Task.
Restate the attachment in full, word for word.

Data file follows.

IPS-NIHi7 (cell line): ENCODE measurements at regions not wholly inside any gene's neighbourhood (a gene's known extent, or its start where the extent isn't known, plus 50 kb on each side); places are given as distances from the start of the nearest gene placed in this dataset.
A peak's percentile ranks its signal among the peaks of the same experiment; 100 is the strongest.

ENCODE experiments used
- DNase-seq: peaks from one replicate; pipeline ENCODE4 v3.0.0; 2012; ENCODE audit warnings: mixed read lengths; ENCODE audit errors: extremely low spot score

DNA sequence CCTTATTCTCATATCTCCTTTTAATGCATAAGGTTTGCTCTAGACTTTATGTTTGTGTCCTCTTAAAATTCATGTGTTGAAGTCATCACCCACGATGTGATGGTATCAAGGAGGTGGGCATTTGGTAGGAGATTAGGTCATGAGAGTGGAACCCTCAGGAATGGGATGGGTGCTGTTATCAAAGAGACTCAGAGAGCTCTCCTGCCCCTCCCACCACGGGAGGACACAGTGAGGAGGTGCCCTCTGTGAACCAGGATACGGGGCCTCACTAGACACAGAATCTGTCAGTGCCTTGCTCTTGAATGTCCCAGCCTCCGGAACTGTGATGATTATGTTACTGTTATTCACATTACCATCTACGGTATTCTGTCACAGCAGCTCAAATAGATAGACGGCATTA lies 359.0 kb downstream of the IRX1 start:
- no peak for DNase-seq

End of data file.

IPS-NIHi7 (cell line): ENCODE measurements at regions not wholly inside any gene's neighbourhood (a gene's known extent, or its start where the extent isn't known, plus 50 kb on each side); places are given as distances from the start of the nearest gene placed in this dataset.
A peak's percentile ranks its signal among the peaks of the same experiment; 100 is the strongest.

ENCODE experiments used
- DNase-seq: peaks from one replicate; pipeline ENCODE4 v3.0.0; 2012; ENCODE audit warnings: mixed read lengths; ENCODE audit errors: extremely low spot score

DNA sequence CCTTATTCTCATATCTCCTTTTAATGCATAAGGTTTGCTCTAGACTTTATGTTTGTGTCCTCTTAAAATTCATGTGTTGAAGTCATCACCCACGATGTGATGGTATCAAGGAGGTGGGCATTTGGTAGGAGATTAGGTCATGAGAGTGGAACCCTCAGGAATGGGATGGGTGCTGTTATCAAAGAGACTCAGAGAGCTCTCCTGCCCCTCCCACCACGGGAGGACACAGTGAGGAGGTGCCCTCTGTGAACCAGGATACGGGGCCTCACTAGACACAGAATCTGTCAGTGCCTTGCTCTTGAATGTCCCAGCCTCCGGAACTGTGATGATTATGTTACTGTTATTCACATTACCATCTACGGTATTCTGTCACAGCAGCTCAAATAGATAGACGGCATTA lies 359.0 kb downstream of the IRX1 start:
- no peak for DNase-seq